Despite what I thought when I first arrived in Panama back in June of 2013, the micro brew scene down here has had a fire lit under its belly and has taken off, not looking back. My first microbrewery I stumbled across in Panama was Rana Dorada. With two locations in Panama City and a killer happy hour of 2 pints for $5, this is where I spend most of my day drinking afternoons when taking a break from Bocas. The beer is always solid and consistent with a standard Porter, Blanche, Pale and Pils on tap and more often then not a seasonal special tap which has been more often then night a delightfully hoppy IPA, that could be at a bar anywhere on the west coast and no one would question it.
Bocas Brewery opened in May of this year, which quickly became my home away from home. It’s a great space on the beach owned by a cool couple from Colorado, and they carry house made taps, mostly German and English influenced. A standard Pale, Porter and Amber are always easy to find as well as a shanty made with a mix of their Amber with a house made ginger soda, its damn refreshing. They also carry taps from a brewery in Panama City named Casa Bruja, which since their discovery has been hands down my favorite brewery I have ever found outside the US and lead me to believe there is an underbelly of beer geeks in Panama that has yet to be explored.
Flash Forward to last week, when a few friends and I were asked to help at the Bocas Brewery Tent during the 3rd Annual Panama Microbrew Fest. Not only was this the epicenter of the most interesting, attractive and most like minded mix of people that I have met since I moved here in 2013, but it was full of delicious beer and food tents from places that I had no idea existed! Boasting standard micro brew accompaniment with a Panama twist, you could find fry bread sandwiches, fried plantains, bratwursts, and pretzels among other tasty treats which is all so important for maintaining your composure and a fest.
But the beer, OH THE BEER! The standout brewery of the night was Cervecería Legitima. They killed it with everything they brewed and ran out of kegs both nights. We went through their entire line-up, disappointed by none of them. My favorite was the Imperial Russian Stout, it was perfectly executed, not too boozy, heavy full flavored body, just enough roast to it. Their Pale ale was a close second, beautifully dry, great hop forward flavor, was perfect for a hot Panama day. The biggest bummer about this brewery is that there is no pub for me to frequent on a regular basis and their production is still small so it’s hard to find on tap anywhere. Rumor has it (by the brothers that own it) that a pub is in the works, lets hope that it happens before my Peace Corps contract ends.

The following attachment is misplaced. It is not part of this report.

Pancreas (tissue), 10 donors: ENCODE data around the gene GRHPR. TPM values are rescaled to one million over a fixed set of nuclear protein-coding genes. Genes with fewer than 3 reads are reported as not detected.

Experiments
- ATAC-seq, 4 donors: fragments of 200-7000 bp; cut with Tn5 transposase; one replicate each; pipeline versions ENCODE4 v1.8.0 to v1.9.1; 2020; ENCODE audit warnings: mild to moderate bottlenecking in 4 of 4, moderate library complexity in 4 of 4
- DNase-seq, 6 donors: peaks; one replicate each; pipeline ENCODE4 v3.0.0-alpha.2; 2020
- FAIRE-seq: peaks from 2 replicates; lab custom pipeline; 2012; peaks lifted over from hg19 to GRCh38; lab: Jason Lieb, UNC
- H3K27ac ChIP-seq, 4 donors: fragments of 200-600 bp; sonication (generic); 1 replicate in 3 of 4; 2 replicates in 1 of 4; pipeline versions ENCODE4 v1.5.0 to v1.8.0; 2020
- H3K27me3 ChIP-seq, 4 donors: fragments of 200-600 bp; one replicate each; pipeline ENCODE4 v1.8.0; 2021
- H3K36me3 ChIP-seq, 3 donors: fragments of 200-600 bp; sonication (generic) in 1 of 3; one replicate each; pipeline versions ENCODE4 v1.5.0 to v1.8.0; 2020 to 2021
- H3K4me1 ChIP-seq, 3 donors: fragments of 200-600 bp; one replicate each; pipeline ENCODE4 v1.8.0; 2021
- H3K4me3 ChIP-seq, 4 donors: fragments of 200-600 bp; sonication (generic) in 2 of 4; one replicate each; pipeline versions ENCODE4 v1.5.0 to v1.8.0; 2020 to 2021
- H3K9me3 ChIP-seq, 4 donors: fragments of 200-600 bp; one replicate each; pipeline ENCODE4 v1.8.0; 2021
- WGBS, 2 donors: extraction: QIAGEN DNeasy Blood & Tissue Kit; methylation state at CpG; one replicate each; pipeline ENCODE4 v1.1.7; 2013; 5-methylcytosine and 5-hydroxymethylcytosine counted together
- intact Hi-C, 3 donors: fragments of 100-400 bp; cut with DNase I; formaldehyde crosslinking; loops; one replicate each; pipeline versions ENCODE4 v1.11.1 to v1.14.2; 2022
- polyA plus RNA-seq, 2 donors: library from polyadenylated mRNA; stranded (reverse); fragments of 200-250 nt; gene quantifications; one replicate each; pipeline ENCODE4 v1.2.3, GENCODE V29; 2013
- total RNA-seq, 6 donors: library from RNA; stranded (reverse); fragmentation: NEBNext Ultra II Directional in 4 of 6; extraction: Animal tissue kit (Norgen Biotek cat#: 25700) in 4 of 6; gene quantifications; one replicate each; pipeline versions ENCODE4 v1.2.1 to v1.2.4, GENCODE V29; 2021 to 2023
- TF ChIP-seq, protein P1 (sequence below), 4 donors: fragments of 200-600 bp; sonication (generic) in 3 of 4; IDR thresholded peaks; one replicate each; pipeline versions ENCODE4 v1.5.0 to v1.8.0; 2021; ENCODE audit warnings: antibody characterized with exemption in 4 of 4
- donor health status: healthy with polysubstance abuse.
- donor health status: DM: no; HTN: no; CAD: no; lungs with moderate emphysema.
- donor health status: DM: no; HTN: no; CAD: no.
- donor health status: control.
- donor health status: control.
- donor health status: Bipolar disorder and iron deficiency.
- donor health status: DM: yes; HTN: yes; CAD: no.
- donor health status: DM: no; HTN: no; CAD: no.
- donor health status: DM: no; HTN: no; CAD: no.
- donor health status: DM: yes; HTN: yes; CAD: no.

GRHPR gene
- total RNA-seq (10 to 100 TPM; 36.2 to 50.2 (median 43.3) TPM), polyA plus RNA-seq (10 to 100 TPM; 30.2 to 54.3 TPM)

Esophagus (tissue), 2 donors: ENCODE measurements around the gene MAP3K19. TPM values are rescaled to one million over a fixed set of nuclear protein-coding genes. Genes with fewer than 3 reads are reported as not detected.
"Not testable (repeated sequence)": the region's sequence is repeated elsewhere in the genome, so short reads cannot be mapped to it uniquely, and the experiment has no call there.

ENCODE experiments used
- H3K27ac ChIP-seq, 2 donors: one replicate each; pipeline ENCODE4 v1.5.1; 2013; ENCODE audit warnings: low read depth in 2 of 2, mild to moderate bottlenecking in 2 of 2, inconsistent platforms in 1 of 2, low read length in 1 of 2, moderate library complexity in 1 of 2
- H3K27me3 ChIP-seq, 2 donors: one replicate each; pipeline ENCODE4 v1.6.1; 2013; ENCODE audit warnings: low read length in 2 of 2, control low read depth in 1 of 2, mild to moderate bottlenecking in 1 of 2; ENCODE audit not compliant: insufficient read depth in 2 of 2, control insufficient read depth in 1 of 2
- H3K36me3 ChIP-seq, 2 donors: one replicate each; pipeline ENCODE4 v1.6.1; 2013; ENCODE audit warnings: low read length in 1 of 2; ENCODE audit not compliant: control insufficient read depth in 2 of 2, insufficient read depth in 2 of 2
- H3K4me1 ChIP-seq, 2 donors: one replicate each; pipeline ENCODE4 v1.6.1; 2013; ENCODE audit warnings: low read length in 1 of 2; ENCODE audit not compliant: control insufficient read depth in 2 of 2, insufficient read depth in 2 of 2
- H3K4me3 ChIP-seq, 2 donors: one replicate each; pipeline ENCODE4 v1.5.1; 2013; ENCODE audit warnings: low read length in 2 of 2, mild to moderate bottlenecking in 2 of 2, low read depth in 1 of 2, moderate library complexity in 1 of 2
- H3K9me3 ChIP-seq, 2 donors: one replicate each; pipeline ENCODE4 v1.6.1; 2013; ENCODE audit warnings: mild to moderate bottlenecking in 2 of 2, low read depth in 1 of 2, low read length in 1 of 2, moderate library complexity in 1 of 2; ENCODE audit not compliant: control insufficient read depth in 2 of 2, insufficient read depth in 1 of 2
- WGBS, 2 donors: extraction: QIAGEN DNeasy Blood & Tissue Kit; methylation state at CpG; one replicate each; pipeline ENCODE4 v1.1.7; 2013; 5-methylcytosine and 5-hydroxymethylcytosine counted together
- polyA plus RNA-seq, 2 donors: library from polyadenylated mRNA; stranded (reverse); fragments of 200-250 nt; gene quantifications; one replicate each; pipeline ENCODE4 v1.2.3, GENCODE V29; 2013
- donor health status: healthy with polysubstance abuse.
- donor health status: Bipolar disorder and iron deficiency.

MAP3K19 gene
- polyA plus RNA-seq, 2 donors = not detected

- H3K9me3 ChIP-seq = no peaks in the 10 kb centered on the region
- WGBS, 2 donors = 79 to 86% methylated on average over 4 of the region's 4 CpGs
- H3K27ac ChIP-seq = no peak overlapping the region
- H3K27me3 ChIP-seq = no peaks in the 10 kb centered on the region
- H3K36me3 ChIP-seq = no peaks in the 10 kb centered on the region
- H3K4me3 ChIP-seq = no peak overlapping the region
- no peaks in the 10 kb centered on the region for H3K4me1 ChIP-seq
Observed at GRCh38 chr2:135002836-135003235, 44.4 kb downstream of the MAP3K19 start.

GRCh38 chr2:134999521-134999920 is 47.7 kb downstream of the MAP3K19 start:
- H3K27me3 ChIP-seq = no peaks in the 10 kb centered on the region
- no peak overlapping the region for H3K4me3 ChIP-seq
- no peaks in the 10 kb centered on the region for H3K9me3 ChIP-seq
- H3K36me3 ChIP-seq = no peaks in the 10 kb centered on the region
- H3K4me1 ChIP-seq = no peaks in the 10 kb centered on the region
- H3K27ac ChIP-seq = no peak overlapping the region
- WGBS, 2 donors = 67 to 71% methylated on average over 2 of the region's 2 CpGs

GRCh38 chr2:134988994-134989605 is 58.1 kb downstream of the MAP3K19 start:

Casa Bruja brought some seasonals that did not disappoint, which included a Rauchbier (one of my personal favorite styles that I feel is hard to come by, especially in Latin America) It reminded me so much of Heater Allen’s Smokey Bob (RIP Smokey Bob) which was one of my favorite fall beers. They also had a barrel aged a stout made in rum barrels which made for a lovely night cap and a delightfully malty hop forward Double IPA.
Rana Dorada, the most popular in Panama City, brought some new beers too, including a black ipa, a coffee porter (that was amazing) and a saison that was light, refreshing and had that great cardamom flavor as a good saison should (in my opinion) .
Bocas Brewery came with our standard lineup, accompanied by water guns and three Peace Corps Volunteers (including me) that couldn’t have been more excited to learn about the microbrew scene and to not be out in the jungle for a few days. We were a big hit, selling through both our Shanty and Pale Ale after the first night. This was our first fest, and we now know that if we bring more kegs, they will sell.
Among other breweries were Quinta Esencia and Cervezaría Insurgente from Mexico, Founders, Ballast Point, Mission, Anderson Valley and some European imports brought in by some local beer cafes and distributors. Brew Stop is a beer café that is popular in Panama City, that seems to have a solid line up always, a good selection of all the latest imports made available and always has special release kegs and bottles from Casa Bruja and Rana Dorado. The week before the fest there was a tap take over from Cervecería Legitíma, I am hoping that means it will be a consistent place to find their beers in the near future.
It was lovely meeting like minded beer geeks like myself in a place so far from home. The brewer at Rana Dorado is a long time beer industry guy named Brad Kraus who helped start up Bogota Brewery in Colombia and also has been a judge at GABF for many years running. It was nice to run into someone who knew so many of the people who I know and love from the northwest beer scene.
Being from the NW I am naturally a sucker for a nice beer drinking man with a groomed beard and glasses and lucky for me, I found just that, a cute Costa Rican man and his film crew. As part of their beer magazine titled Beer n Roll they were at the fest interviewing the brewers in Panama to give a full report back to a newly budding Costa Rican beer scene on their You Tube channel under the same name. Maybe I will have to make a trip up there soon to see what that’s all about. They can be found on Facebook and are in the process of remaking their webpage. Keep your eye out if you are ever in Costa Rica and are looking for a good source for all that is happening in beer.
As I am finally coming down from what was without a doubt one of the best things I have done during my time in Panama, I am realizing the comfort that the beer community provides me. Even far from home, it still attracts amazing people, from all walks of life, who just want to sit down and share a pint. Vivá la revolución! Here’s to Panama, I can’t wait to see what next years fest brings.